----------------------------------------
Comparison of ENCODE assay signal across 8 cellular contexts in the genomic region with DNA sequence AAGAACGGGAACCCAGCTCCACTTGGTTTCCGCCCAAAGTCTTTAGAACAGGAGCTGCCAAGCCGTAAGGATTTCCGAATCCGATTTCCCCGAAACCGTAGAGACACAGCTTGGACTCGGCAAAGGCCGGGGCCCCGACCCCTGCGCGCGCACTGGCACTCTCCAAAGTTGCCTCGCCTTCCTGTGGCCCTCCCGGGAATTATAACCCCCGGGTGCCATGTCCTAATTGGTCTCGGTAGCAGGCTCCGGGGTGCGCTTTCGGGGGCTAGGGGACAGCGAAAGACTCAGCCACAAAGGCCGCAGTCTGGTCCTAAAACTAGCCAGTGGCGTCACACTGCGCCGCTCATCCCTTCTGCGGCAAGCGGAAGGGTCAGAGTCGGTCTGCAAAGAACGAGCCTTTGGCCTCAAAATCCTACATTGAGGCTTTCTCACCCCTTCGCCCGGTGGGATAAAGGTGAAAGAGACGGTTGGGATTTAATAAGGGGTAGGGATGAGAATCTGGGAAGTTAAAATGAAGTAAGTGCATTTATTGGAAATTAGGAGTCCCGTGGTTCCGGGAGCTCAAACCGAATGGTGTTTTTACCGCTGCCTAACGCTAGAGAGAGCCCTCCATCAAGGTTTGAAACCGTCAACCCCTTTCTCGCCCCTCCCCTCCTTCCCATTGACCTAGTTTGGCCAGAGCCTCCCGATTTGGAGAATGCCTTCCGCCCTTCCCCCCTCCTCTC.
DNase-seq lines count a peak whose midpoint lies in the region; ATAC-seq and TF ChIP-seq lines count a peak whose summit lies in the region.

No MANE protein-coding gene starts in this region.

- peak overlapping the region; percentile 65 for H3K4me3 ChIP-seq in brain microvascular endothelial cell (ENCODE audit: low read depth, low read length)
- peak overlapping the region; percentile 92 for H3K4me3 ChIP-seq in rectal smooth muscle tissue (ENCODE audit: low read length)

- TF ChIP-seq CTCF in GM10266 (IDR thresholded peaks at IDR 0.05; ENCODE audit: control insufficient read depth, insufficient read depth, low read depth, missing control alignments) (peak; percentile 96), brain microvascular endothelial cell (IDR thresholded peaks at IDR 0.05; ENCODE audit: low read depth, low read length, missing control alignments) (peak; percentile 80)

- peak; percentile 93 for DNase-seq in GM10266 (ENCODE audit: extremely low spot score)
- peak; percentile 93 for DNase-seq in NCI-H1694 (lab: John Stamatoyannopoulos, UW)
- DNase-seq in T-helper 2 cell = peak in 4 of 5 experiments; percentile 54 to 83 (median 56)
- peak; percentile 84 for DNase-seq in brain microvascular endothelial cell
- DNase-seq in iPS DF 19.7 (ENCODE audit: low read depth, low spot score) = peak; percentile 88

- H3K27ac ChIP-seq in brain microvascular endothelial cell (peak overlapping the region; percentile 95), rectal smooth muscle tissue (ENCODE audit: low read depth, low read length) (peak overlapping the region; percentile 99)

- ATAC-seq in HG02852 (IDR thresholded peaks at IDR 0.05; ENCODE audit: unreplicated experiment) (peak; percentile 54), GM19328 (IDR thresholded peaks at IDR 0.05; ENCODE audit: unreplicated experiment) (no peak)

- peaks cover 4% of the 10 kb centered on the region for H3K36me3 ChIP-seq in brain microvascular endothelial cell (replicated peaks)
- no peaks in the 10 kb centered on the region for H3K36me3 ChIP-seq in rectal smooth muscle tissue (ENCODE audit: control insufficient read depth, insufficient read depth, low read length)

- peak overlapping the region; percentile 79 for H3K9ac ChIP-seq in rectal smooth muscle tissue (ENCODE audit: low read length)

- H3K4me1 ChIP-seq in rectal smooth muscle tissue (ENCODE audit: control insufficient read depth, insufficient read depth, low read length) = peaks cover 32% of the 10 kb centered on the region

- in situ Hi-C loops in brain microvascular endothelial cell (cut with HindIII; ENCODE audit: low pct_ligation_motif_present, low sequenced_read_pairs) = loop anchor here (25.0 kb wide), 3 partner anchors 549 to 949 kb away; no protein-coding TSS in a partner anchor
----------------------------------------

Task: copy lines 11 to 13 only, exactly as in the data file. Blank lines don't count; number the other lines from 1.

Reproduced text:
- DNase-seq in iPS DF 19.7 (ENCODE audit: low read depth, low spot score) = peak; percentile 88

- H3K27ac ChIP-seq in brain microvascular endothelial cell (peak overlapping the region; percentile 95), rectal smooth muscle tissue (ENCODE audit: low read depth, low read length) (peak overlapping the region; percentile 99)

- ATAC-seq in HG02852 (IDR thresholded peaks at IDR 0.05; ENCODE audit: unreplicated experiment) (peak; percentile 54), GM19328 (IDR thresholded peaks at IDR 0.05; ENCODE audit: unreplicated experiment) (no peak)